• The 'walled garden' community are very cautious about the whole online thing with their children and are reluctant to have them on the internet, most concerned about their images and content being online, and even request directly that their children are not included in any online spaces - including the school website. My belief is that these parents have a right to have this attitude and if you have chosen to work in this community it is up to you to make it work! Parent education and involvement is an obvious starting place, but in the meantime you are obligated to respect their wishes and work within the 'walled garden'. Hopefully they would accept password protected web spaces, students represented by avatars and pseudonyms etc, but it is their call. The 'go-fer-it' community at the opposite end of the spectrum do exist! As a community they 'get' Web 2 and enjoy it. They are proud of their children when they see them online and support them gaining a measure of online 'fame' through their online identities. (BTW, I am taking it for granted that, despite this open attitude, the school is working within 'Netsafe' boundaries with things like first names only, no phone numbers and addresses etc). I believe that the challenge for teachers with this level of trust and freedom is to constantly be evaluating ethics and behaving responsibly online and not just 'winging' it. Continuing to remember that with freedom comes responsibilities. And to continue to keep the community well informed of new directions the students/class/school are taking - as there always will be the next new thing. The 'yes - but' community are anywhere on the continuum between the other two and they deserve ongoing education and information. They may well agree to one situation, eg happy to have the class blogging, but have uncertainties about another online environment. Every community has the right to be completely informed about what their children are doing and where their learning is taking place, but this group may respond particularly well to regular opportunities to come into school to see the students demonstrate their learning and hear from the teacher the thinking behind what is happening. And of course the more they are invited to be involved as a contributing audience the greater the buy in is likely to be. In the early days of eLearning I held 'open class' once a term from 3pm till 9pm where the students could bring in their extended families and show them online, and using the data projector if they wished, what they had been learning. And of course the parents were welcome to talk to me as well, but the emphasis was on the students informally presenting. In my last year of doing this I had so many come in that we set up a mini theatre and one child brought in the neighbours as well as the whanau to look at his work. Finally, if I was changing jobs I would be asking questions about community attitudes to 21st century learning before I bought into the job - some things take a lot of energy to change!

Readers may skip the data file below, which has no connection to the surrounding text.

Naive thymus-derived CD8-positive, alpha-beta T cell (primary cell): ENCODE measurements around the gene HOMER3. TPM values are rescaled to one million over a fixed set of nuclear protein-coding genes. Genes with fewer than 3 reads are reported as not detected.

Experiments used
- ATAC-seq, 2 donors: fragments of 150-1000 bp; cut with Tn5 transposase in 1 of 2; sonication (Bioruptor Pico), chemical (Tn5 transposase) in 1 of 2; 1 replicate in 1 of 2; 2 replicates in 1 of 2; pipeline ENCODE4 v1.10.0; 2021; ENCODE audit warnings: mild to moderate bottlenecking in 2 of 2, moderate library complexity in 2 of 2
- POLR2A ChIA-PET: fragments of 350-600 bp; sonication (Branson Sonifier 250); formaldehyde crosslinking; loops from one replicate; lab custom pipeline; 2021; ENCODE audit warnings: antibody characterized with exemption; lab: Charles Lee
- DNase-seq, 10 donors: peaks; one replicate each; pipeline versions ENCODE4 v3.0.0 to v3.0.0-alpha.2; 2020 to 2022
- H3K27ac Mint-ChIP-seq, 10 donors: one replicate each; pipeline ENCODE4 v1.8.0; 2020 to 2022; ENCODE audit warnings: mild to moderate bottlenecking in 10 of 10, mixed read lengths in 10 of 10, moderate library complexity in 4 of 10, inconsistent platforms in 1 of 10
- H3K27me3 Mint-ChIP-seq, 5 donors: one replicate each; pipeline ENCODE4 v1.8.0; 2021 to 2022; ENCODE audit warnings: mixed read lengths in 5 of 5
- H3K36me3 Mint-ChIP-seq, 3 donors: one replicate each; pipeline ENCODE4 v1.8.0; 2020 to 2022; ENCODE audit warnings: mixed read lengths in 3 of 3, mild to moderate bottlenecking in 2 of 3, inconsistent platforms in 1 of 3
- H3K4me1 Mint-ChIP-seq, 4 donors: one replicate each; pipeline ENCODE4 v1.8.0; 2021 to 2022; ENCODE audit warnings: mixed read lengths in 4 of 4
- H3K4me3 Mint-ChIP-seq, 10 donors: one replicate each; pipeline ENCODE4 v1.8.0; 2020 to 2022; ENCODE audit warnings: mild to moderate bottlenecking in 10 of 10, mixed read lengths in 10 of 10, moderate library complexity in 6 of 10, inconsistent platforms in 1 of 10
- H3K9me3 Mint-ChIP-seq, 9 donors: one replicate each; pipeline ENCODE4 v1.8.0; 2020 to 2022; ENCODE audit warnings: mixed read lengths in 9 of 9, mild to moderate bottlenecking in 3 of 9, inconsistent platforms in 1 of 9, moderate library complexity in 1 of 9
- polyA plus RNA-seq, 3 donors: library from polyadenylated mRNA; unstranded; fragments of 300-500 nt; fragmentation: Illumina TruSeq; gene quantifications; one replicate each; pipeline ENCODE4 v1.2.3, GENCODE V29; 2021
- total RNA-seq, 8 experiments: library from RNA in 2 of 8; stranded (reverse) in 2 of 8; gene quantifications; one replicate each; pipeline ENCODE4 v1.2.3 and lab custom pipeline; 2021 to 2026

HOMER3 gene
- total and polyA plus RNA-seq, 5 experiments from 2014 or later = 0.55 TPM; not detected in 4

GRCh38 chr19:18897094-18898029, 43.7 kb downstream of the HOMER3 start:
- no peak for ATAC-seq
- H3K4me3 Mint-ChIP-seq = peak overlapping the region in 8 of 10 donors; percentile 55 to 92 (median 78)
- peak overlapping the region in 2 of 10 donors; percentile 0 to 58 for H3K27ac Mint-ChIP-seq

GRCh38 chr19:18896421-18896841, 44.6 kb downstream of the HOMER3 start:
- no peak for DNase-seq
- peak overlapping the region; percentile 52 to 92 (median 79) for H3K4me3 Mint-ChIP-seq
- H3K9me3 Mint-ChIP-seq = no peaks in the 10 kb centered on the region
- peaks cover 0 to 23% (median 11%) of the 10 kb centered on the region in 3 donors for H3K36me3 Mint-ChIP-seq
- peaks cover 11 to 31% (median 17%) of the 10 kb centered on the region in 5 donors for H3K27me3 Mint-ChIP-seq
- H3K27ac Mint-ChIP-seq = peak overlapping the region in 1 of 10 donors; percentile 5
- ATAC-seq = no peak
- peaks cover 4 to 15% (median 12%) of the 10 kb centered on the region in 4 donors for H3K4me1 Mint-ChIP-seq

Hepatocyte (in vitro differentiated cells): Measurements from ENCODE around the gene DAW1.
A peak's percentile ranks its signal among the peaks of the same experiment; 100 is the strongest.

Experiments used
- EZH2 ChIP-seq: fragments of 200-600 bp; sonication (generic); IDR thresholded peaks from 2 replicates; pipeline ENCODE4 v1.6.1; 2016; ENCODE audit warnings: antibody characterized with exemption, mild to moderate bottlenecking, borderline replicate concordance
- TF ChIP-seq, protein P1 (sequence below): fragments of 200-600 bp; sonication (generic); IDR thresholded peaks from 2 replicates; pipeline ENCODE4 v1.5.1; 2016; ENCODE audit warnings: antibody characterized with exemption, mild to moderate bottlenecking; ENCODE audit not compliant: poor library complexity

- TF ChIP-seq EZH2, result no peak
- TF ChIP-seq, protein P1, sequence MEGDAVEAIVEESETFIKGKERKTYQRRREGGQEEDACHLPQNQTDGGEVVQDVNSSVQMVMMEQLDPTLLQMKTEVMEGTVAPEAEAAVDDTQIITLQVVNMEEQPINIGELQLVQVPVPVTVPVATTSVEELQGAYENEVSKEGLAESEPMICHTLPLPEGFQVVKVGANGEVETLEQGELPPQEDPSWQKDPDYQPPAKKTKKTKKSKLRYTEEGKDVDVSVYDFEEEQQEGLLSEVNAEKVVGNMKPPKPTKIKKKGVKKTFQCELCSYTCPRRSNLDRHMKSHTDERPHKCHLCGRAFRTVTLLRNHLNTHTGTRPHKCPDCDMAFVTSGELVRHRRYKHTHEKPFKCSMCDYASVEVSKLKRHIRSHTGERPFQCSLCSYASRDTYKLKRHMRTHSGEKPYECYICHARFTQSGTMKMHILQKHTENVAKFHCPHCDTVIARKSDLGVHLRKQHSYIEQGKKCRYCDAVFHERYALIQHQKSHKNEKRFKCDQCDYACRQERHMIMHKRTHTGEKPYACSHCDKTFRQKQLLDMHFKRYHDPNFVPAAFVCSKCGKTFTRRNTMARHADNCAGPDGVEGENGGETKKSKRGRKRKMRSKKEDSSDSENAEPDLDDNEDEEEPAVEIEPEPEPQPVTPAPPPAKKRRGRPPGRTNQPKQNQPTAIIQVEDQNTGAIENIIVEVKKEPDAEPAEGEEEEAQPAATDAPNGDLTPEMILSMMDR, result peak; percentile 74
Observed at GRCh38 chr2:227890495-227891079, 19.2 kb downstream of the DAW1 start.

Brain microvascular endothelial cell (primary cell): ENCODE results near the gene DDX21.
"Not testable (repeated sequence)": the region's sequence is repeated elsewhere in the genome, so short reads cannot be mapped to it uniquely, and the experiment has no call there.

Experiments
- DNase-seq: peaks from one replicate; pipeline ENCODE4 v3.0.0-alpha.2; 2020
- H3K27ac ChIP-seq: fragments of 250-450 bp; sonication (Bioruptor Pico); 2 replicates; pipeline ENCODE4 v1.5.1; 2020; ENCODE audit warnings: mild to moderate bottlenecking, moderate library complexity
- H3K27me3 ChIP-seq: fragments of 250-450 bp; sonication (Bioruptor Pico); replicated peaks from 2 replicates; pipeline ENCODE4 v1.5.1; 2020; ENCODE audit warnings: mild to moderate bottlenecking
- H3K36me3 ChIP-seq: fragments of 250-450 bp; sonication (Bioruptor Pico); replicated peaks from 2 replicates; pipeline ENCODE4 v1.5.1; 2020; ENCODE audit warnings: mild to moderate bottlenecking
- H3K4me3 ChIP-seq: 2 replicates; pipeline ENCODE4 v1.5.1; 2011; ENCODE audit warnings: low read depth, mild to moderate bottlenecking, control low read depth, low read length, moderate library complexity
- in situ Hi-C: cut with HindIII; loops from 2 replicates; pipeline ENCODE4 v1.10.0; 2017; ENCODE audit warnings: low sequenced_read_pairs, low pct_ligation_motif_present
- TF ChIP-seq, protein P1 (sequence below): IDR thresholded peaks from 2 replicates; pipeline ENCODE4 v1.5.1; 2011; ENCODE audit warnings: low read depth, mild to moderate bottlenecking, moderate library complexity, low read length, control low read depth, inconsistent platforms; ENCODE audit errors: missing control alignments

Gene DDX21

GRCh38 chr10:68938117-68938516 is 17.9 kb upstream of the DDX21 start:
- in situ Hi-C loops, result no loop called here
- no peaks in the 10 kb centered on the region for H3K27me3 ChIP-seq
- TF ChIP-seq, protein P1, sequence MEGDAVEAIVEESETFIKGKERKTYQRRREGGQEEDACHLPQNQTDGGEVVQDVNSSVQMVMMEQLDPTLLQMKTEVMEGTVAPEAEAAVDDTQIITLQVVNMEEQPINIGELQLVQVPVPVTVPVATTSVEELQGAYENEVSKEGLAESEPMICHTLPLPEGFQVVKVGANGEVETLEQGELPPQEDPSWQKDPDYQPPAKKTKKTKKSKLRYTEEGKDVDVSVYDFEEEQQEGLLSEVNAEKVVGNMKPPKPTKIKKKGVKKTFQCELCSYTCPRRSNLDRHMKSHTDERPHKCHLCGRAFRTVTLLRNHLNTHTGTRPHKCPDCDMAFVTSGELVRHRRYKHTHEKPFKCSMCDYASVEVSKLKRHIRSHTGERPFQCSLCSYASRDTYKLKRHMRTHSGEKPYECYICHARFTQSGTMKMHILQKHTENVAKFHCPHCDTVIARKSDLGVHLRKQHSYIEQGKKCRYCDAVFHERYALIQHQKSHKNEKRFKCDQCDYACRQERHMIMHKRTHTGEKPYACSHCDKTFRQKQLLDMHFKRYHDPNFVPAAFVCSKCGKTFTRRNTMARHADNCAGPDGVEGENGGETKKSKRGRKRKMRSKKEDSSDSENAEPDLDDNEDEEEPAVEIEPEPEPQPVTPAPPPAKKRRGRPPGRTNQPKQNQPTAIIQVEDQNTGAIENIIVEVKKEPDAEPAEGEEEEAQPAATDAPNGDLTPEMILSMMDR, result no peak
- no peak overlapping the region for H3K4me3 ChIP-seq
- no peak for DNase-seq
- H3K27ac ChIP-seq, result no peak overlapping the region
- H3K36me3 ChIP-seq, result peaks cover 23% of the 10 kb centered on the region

• • No below 13's are the account holder. • The teacher must be the account holder and must use RSS to subscribe to any additions and comments on their own laptop as well as someone in the school or cluster management subscribing using RSS so that all updates are monitored exactly as we would treat the 20th Century traditional work of students. • When a school signs up/registers to use Google Apps for Education, item 1 to note is that obviously Google expect students to use the apps. Item 2 to note is that its the school that signs up and thus takes responsibility for all content and use thereafter and must have its own internal protocols to manage this. I think this is the model we should follow for all online apps we are using for for learning in the direct school context.